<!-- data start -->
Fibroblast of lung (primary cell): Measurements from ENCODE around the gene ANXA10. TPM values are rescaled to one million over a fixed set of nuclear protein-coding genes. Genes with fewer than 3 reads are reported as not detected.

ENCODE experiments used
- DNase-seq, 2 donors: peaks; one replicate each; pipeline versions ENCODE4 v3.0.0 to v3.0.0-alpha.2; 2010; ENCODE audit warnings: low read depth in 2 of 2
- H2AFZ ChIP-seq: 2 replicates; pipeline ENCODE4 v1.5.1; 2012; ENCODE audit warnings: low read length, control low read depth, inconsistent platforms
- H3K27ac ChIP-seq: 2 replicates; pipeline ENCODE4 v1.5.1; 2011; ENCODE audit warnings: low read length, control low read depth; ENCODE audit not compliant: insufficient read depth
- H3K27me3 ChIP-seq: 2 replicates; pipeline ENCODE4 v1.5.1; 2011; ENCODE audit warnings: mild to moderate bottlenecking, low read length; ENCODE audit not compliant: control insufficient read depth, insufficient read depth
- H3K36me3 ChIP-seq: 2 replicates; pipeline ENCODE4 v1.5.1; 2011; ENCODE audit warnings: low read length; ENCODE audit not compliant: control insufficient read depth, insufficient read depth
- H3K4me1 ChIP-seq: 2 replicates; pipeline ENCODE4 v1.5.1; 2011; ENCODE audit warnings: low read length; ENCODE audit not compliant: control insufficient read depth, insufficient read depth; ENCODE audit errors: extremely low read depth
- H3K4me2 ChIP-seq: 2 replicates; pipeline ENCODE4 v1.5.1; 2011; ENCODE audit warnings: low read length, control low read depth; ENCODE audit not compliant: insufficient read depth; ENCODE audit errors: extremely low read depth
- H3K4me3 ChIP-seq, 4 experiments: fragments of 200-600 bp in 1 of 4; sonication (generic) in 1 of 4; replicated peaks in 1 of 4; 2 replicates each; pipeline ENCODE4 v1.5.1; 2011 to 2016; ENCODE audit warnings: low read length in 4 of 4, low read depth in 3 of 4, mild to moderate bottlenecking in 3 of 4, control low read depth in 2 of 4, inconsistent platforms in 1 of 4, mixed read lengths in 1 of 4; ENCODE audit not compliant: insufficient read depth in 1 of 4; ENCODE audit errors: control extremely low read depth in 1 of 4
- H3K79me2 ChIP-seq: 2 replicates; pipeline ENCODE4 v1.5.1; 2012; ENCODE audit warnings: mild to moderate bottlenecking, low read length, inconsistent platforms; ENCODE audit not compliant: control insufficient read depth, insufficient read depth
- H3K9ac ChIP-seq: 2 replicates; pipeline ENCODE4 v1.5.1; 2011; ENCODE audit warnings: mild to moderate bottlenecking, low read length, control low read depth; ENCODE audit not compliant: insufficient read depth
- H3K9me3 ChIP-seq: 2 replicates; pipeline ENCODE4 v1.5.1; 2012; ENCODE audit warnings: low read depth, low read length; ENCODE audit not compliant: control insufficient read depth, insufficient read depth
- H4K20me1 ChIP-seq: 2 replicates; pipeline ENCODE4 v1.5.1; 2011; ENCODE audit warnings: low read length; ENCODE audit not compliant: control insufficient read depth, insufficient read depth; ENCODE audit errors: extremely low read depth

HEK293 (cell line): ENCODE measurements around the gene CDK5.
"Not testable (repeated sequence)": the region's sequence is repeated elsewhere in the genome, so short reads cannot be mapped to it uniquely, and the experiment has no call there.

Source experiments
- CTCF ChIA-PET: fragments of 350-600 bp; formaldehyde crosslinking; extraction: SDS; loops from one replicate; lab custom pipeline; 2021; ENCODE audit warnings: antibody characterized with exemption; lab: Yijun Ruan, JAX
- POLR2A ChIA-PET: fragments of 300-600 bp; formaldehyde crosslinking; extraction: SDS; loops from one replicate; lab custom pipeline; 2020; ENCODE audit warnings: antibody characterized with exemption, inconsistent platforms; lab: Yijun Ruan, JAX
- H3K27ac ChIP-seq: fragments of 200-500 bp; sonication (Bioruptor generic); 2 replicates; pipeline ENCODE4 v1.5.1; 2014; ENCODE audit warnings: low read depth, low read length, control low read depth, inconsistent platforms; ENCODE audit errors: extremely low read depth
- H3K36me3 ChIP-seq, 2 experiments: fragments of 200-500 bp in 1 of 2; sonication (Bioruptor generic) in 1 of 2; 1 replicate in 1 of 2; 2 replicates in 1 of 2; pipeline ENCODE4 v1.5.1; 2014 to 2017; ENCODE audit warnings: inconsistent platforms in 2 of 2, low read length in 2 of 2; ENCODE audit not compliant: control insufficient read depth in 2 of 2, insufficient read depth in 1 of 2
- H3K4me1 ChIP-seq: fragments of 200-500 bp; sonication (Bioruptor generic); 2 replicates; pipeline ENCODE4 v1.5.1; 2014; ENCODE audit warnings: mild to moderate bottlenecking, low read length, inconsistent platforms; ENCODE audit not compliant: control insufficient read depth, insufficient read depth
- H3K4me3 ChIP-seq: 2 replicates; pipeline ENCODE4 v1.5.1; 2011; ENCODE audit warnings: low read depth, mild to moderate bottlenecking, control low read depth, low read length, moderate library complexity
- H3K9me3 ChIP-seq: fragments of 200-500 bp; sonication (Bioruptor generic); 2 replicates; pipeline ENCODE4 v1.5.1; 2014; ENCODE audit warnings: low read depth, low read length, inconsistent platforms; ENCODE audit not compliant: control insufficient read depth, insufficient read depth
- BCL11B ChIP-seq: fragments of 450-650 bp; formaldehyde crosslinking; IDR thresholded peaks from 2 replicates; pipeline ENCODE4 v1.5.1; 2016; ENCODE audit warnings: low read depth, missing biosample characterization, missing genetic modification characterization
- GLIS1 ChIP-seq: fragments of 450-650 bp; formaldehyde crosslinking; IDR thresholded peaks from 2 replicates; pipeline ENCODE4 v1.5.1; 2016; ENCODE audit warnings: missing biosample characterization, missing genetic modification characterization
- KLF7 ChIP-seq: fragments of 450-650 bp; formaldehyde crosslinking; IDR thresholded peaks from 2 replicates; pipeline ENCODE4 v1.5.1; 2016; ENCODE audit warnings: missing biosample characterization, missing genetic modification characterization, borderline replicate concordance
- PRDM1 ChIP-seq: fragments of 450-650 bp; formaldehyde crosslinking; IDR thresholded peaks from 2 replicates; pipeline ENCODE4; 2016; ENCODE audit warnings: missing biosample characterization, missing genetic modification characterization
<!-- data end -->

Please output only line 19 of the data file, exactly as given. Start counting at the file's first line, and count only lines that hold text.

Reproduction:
- POLR2A ChIA-PET: fragments of 300-600 bp; formaldehyde crosslinking; extraction: SDS; loops from one replicate; lab custom pipeline; 2020; ENCODE audit warnings: antibody characterized with exemption, inconsistent platforms; lab: Yijun Ruan, JAX